Kiosks. We install two self-storage kiosks in each self-storage management office. Though their primary functions differ—one is for leasing, while the other works as a video call center—they can be interchanged if one goes down.

Active Monitoring

I’m excited about the future of self-storage maintenance from the standpoint of creating and/or leveraging technologies that dynamically monitor systems and send alerts if one goes down. The amount of time a system or service is offline is an important consideration to facility management.

If you rely on customers to let you know when something is offline or broken at your property, you’ve already failed at least one prospect or tenant. By using active-monitoring systems, we can learn of a malfunction as soon as it occurs and hopefully repair it before any renters are affected.

Within our self-storage operation, the camera system coupled with our provider’s platform has quickly become a central nervous system for monitoring temperature and humidity in climate-controlled buildings as well as stuck gates and doors. This is in addition to the platform being the backbone for video monitoring. We’ve also developed systems in-house to monitor kiosks, gate operators, power and the internet. I’m confident these kinds of capabilities will soon be offered by industry service providers.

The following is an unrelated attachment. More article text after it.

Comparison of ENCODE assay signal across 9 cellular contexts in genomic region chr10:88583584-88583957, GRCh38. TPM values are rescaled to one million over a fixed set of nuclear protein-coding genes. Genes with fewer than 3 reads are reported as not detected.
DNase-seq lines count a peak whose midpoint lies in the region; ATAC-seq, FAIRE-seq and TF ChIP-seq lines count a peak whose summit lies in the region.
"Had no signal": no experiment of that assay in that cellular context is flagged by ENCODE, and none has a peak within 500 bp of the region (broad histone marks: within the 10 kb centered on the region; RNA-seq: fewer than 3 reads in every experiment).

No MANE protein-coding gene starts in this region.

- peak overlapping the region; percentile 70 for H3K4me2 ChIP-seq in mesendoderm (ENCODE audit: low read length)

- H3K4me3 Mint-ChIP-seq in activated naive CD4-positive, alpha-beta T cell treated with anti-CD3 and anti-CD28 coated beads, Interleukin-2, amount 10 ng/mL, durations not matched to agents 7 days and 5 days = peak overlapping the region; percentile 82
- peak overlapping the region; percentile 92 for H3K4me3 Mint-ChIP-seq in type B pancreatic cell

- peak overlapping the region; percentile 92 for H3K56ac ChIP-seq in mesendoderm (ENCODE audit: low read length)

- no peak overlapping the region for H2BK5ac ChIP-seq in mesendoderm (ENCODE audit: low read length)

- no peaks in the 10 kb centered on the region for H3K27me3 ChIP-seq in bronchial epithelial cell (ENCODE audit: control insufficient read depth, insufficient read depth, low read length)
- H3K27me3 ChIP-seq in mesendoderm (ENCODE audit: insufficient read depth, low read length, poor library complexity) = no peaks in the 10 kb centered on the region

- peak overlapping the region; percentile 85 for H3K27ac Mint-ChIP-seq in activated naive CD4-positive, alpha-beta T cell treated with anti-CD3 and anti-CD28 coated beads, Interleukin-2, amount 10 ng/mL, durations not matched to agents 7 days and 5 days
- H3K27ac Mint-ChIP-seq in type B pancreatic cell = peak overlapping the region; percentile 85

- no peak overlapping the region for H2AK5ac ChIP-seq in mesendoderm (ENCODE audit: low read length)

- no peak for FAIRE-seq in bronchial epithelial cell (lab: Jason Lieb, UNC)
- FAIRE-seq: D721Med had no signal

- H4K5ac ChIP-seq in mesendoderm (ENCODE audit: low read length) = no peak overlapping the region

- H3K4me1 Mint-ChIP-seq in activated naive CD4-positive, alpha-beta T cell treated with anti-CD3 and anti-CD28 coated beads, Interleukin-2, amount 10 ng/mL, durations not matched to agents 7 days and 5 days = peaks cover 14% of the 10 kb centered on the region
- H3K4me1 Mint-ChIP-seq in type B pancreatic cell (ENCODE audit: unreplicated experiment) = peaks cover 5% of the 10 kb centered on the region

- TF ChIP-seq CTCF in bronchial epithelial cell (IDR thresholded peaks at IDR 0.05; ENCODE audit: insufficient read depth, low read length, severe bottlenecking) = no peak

The bottom line is to invest in preventive measures and redundant systems as you deploy new technologies in your self-storage operation. You’ll ultimately save yourself and your customers from headaches as well as unnecessary maintenance costs.

Brad Minsley is a co-founder of 10 Federal Storage LLC, where he leads the operations and development teams. He’s worked in the self-storage and multi-family industries since 2000, having participated in the acquisition of more than 2.5 million square feet of storage and 5,300 multi-family units. 10 Federal’s portfolio of unmanned self-storage facilities comprises more than 2 million rentable square feet. To reach Brad, call 919.977.8987, email [email protected].

About the Author(s)

Brad Minsley

Co-Founder, 10 Federal Cos.

Brad Minsley is a co-founder of 10 Federal Storage LLC, responsible for operations including new-technology development, acquisitions, management functions and finance. 10 Federal operates 17 unmanned facilities in the Carolinas and Virginia. For more information, visit www.10federalstorage.com.